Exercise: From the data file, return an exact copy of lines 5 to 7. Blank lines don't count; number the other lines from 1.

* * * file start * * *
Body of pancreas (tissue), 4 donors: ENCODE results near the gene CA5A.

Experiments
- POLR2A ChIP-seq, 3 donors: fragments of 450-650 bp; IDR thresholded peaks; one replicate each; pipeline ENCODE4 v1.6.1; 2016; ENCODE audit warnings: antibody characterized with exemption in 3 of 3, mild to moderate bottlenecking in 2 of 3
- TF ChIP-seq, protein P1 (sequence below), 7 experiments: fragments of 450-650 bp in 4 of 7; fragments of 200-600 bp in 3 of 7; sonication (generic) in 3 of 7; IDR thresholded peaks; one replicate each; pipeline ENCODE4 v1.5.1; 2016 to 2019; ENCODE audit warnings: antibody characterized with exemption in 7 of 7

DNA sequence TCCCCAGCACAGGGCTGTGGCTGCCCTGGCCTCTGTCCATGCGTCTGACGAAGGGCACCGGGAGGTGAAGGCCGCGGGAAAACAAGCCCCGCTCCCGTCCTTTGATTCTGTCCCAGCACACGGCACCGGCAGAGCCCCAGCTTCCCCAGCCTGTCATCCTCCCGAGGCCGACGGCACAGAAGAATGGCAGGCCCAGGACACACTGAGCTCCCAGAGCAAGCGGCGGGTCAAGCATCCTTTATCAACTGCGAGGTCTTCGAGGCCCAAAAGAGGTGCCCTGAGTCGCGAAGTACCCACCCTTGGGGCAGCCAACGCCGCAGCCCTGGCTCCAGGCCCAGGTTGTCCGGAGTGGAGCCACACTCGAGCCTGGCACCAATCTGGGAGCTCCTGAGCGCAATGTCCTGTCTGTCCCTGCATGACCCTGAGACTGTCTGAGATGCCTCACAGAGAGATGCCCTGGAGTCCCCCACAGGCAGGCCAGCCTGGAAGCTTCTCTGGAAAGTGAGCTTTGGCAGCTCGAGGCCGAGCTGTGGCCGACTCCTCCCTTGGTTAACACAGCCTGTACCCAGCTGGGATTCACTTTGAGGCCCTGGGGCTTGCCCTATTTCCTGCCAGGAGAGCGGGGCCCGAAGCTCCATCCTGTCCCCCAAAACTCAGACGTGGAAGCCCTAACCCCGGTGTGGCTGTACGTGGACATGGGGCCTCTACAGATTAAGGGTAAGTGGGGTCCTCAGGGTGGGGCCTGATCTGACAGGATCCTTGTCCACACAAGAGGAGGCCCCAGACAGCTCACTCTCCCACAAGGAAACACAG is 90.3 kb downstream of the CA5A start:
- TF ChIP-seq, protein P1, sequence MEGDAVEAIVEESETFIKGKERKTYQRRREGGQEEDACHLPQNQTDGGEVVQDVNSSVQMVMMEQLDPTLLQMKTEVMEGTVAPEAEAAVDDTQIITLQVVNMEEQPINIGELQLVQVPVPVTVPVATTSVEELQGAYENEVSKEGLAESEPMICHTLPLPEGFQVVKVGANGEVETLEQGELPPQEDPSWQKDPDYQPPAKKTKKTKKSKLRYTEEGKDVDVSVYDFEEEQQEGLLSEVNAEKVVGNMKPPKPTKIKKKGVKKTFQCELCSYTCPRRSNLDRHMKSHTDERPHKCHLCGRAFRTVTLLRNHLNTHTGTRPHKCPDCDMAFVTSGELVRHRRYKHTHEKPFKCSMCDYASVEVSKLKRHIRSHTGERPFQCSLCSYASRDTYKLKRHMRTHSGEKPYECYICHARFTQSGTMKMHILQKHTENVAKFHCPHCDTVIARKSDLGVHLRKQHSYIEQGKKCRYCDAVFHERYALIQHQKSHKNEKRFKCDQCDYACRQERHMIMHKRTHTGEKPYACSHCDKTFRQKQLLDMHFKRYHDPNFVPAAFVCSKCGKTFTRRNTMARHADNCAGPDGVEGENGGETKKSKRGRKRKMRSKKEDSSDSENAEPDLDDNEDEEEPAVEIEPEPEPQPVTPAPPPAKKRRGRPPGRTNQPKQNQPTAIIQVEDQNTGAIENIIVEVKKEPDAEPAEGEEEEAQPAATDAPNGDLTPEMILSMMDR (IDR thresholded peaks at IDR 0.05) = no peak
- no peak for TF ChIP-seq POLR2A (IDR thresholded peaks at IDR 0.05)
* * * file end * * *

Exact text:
DNA sequence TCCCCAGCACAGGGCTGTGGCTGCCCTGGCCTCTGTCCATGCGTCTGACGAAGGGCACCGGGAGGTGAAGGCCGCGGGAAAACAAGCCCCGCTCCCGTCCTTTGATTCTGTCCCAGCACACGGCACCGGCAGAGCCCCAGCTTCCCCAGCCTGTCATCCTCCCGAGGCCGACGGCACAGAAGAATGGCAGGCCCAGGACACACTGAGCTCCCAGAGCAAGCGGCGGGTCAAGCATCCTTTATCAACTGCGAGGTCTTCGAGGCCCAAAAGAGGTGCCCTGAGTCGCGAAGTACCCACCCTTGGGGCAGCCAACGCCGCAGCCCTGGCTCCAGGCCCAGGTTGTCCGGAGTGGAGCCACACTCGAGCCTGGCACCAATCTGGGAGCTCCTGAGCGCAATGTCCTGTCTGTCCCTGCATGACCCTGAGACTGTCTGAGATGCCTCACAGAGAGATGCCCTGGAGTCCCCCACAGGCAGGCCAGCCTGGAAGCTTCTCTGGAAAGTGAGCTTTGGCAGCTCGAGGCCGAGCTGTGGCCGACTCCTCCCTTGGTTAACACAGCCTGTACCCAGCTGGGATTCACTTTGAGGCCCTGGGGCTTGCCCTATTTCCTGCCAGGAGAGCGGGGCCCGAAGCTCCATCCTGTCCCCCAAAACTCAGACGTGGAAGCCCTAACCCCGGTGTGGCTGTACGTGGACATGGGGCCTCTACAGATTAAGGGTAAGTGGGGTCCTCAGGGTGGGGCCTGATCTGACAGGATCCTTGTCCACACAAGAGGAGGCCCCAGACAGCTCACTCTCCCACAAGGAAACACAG is 90.3 kb downstream of the CA5A start:
- TF ChIP-seq, protein P1, sequence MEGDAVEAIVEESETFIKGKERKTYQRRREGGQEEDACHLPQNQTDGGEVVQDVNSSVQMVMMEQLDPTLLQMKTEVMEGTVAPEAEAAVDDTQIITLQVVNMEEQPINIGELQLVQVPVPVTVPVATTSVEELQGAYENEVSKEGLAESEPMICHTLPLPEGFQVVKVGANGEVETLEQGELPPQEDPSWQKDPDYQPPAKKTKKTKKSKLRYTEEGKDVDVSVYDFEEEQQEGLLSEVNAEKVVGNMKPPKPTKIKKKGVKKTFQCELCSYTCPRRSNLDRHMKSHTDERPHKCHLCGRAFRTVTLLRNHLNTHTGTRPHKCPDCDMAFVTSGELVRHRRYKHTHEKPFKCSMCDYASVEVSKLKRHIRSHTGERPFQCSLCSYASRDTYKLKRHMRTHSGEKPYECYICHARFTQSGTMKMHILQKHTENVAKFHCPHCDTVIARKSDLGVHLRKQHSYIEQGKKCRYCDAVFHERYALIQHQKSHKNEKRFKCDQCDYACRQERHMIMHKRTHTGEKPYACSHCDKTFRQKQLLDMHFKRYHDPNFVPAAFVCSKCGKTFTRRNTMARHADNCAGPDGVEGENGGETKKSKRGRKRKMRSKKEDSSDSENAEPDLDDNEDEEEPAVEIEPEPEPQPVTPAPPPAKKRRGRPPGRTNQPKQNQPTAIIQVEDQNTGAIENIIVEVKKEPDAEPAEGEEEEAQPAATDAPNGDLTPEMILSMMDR (IDR thresholded peaks at IDR 0.05) = no peak
- no peak for TF ChIP-seq POLR2A (IDR thresholded peaks at IDR 0.05)